Top Ten Diverse YA Books on My TBR


Hi guys and happy Top Ten Tuesday! This week’s theme is books you recently add to your TBR. Now, my TBR is very all over the place and honestly quite extensive — it’s more “books I might want to read” rather than “books I am planning to read” — so I thought I should narrow it down and focus on just diverse books.

Diverse, in this particular case, includes narratives that represent more minority experiences, whether that’s in terms of gender identity, sexuality, cultural identity, disability, etc. Let’s get to it! 💖

1) Juliet Takes a Breath – Gabby Rivera

juliet-takes-a-breath-gabby-riveraJuliet Milagros Palante is leaving the Bronx and headed to Portland, Oregon. She just came out to her family and isn’t sure if her mom will ever speak to her again. But Juliet has a plan, sort of, one that’s going to help her figure out this whole “Puerto Rican lesbian” thing. She’s interning with the author of her favorite book: Harlowe Brisbane, the ultimate authority on feminism, women’s bodies, and other gay-sounding stuff.

Will Juliet be able to figure out her life over the course of one magical summer? Is that even possible? Or is she running away from all the problems that seem too big to handle?

With more questions than answers, Juliet takes on Portland, Harlowe, and most importantly, herself.

KEYWORDS: sexuality, identity, Puerto Rican | Add to Goodreads

2)  The Summer of Chasing Mermaids – Sarah Ockler

the-summer-of-chasing-mermaids-sarah-ocklerThe youngest of six talented sisters, Elyse d’Abreau was destined for stardom—until a boating accident took everything from her. Now, the most beautiful singer in Tobago can’t sing. She can’t even speak.

Seeking quiet solitude, Elyse accepts a friend’s invitation to Atargatis Cove. Named for the mythical first mermaid, the Oregon seaside town is everything Elyse’s home in the Caribbean isn’t: An ocean too cold for swimming, parties too tame for singing, and people too polite to pry—except for one.

Christian Kane is a notorious playboy—insolent, arrogant, and completely charming. He’s also the only person in Atargatis Cove who doesn’t treat Elyse like a glass statue. He challenges her to express herself, and he admires the way she treats his younger brother Sebastian, who believes Elyse is the legendary mermaid come to life.

KEYWORDS: disability, race | Add to Goodreads

3) Lies We Tell Ourselves – Robin Talley

lies-we-tell-ourselves-robin-talleySarah Dunbar is one of the first black students to attend the previously all-white Jefferson High School. An honors student at her old school, she is put into remedial classes, spit on and tormented daily.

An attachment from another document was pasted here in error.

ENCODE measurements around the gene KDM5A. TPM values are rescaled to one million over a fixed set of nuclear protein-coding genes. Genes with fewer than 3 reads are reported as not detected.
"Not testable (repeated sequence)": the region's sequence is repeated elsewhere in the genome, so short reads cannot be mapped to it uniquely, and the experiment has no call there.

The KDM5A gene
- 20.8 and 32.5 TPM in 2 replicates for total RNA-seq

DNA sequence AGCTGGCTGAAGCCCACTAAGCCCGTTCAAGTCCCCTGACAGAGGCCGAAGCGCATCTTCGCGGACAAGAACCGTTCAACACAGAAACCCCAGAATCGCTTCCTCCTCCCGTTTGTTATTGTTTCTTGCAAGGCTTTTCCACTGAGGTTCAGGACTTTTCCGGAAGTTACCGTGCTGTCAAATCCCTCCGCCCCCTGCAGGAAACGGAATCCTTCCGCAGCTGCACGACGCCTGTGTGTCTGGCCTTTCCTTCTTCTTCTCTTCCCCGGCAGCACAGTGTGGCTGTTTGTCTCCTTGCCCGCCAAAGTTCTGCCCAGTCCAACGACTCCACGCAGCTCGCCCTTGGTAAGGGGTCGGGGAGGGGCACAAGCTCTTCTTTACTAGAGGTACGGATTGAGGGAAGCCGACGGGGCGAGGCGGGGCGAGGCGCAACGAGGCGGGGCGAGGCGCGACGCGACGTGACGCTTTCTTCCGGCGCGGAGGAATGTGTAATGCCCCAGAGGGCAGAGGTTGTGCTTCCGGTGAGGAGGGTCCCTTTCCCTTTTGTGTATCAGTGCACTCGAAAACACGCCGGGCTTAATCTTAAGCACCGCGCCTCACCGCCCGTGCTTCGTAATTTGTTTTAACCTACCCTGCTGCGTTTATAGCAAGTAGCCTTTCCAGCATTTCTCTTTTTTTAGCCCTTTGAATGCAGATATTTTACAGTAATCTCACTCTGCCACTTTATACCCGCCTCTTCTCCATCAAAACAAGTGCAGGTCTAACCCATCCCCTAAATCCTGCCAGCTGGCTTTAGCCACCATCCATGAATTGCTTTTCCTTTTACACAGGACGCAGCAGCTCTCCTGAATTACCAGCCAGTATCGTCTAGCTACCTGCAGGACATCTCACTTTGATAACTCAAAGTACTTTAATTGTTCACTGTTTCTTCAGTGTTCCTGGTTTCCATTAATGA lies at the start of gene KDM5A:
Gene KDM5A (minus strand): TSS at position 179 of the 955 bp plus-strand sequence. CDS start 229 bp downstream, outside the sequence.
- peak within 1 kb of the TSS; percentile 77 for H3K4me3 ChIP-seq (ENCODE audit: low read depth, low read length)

Linda Hairston is the daughter of one of the town’s most vocal opponents of school integration. She has been taught all her life that the races should be kept separate but equal.

Forced to work together on a school project, Sarah and Linda must confront harsh truths about race, power and how they really feel about one another.

KEYWORDS: race, friendships, school life | Add to Goodreads

4) Something in Between – Melissa de la Cruz

something-in-between-melissa-de-la-cruzJasmine de los Santos has always done what’s expected of her. Pretty and popular, she’s studied hard, made her Filipino immigrant parents proud and is ready to reap the rewards in the form of a full college scholarship.

And then everything shatters. A national scholar award invitation compels her parents to reveal the truth: their visas expired years ago. Her entire family is illegal. That means no scholarships, maybe no college at all and the very real threat of deportation.

For the first time, Jasmine rebels, trying all those teen things she never had time for in the past. Even as she’s trying to make sense of her new world, it’s turned upside down by Royce Blakely, the charming son of a high-ranking congressman. Jasmine no longer has any idea where—or if—she fits into the American Dream.

KEYWORDS: identity, Filipino, culture, immigration, belonging | Add to Goodreads (OK, I’ve read this book before but it still counts!)

5) The First Third – Will Kostakis

the-first-third-will-kostakisLife is made up of three parts: in the first third, you’re embarrassed by your family; in the second, you make a family of your own; and in the end, you just embarrass the family you’ve made.

That’s how Billy’s grandmother explains it, anyway. She’s given him her bucket list (cue embarrassment), and now, it’s his job to glue their family back together. No pressure or anything.

Fixing his family’s not going to be easy and Billy’s not ready for change. But as he soon discovers, the first third has to end some time. And then what? It’s a Greek tragedy waiting to happen.

KEYWORDS: family, Greek, identity | Add to Goodreads

6) Openly Straight – Bill Konigsberg

openly-straight-bill-konigsbergRafe is a normal teenager from Boulder, Colorado. He plays soccer. He’s won skiing prizes. He likes to write.